If the doctrine contended for be correct, that it was not in the power of Patton to waive the operation of law by which his own debt would be discharged so soon as assets of sufficient amount came into hands; it would seem to follow that having applied the assets to other purposes, his own debt becomes forfeited, and the right of retainer completely extinguished. The argument does not stop short of this consequence.
Under this view of the case, to destroy the right of retainer in the administrator it is only necessary to show that he had in his possession legal assets sufficient to pay his debt, and that there were no other debts due by the estate of higher dignity. These facts being established, if the principle be correct, as effectually destroy the existence of the debt and the chanrobles.com-red
right of retainer as if the debt had been paid. It can be of no importance how the legal assets were applied. Being in the hands of the administrator, the law applies them in discharge of his debt, it is contended, in defiance of his own acts and intentions; if this be not the case, if the administrator may postpone the payment of his own debt a day or a month, and give a preference in payments to other demands, he may extend the time at his discretion, and if he may discharge his own debt, after paying other debts of equal amount and of no higher degree, out of the legal assets, he may continue to give the preference to other claims, and eventually discharge his debt out of any moneys which may come into his hands as representative of the estate.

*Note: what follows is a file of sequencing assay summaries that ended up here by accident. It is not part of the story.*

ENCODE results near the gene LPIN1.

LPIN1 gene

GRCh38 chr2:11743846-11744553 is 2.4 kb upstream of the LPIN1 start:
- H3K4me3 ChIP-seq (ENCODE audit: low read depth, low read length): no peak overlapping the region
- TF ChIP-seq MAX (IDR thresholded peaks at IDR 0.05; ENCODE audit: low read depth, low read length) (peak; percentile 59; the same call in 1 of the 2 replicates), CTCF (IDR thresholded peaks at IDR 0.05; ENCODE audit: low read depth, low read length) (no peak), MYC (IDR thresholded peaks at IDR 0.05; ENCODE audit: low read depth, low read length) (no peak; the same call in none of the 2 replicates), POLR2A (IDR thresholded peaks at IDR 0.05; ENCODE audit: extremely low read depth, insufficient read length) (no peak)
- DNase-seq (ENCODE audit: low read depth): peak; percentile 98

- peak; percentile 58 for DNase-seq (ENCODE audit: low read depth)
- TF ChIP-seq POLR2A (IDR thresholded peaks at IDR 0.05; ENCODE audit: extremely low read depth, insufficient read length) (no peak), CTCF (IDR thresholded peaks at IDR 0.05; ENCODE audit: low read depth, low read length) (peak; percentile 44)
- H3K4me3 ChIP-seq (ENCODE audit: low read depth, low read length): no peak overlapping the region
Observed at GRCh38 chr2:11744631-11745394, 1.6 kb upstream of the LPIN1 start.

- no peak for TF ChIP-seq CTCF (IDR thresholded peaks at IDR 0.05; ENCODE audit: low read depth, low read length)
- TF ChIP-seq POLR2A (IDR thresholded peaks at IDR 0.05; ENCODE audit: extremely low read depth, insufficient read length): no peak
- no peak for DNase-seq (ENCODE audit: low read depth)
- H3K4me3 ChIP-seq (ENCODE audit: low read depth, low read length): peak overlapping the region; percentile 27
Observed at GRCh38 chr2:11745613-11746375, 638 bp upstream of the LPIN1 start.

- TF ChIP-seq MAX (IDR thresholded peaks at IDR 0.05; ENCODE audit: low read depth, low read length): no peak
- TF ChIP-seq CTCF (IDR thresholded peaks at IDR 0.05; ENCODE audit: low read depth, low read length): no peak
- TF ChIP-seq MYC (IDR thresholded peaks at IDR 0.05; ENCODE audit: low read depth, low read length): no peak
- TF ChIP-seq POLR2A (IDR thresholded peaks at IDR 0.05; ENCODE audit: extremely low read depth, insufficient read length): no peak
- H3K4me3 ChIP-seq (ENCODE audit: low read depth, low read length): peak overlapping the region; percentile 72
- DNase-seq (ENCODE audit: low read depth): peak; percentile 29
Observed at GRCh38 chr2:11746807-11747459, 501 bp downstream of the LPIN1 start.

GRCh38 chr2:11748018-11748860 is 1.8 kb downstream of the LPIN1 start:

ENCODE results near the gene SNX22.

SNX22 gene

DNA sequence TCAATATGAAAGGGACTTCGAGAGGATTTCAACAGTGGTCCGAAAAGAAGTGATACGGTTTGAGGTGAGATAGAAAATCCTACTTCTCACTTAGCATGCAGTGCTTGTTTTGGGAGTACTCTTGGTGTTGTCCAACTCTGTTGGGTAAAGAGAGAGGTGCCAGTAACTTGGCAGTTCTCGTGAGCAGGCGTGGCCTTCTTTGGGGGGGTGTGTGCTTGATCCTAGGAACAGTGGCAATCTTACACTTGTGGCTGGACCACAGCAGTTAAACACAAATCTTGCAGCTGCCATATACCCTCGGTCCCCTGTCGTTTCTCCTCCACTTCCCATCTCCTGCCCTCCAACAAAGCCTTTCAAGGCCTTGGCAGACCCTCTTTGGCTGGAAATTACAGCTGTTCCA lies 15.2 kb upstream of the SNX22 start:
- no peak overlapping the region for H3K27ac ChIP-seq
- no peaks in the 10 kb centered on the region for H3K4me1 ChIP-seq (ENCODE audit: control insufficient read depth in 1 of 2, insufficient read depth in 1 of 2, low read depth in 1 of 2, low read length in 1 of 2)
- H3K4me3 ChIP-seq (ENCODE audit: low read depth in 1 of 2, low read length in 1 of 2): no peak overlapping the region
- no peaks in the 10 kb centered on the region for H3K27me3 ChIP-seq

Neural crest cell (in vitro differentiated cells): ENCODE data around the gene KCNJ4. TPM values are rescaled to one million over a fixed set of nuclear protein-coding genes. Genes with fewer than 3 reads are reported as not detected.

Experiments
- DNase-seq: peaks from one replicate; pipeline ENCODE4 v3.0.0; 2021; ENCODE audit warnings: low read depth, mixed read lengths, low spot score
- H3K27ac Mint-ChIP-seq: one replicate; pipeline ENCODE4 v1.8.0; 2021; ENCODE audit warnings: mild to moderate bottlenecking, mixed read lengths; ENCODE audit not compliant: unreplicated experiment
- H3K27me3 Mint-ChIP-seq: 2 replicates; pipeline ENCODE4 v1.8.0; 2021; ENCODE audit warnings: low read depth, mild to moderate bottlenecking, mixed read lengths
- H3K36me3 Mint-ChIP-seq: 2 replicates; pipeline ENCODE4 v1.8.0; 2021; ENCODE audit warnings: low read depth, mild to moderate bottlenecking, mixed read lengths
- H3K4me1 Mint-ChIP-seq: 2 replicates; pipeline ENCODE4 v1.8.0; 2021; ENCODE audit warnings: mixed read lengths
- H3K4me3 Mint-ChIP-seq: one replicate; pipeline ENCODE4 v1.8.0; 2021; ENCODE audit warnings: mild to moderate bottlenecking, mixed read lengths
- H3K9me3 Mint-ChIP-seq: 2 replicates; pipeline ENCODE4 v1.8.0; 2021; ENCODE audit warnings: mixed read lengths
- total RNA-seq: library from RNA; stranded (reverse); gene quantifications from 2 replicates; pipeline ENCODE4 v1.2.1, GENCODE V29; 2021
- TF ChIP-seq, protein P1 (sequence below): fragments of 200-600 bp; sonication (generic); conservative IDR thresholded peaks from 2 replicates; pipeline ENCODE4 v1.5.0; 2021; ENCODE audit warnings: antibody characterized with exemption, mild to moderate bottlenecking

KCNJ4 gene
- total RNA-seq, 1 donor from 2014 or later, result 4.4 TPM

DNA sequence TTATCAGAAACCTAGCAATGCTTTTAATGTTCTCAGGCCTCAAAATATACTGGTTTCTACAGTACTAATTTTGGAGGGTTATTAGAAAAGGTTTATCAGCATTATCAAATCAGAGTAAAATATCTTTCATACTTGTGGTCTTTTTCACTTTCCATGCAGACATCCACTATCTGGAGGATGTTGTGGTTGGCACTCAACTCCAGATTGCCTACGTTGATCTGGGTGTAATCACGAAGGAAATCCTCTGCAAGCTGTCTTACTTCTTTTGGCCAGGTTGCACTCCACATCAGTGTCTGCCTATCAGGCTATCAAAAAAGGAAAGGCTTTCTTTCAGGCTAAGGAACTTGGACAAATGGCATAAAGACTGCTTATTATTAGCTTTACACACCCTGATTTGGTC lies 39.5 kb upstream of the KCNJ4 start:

Is the debt paid so soon as the legal assets shall come to the hands of the administrator?
That the right of action is gone, is admitted; because a man cannot sue himself: and this right being once extinguished cannot be renewed.
This rule is founded on reason and justice and is well established by repeated adjudications. But can the principle be extended so as to extinguish the right of retainer where assets equal to the debt have been received and applied in the payment of other demands? Such a rule would be contrary to reason and justice, and is not believed to be law.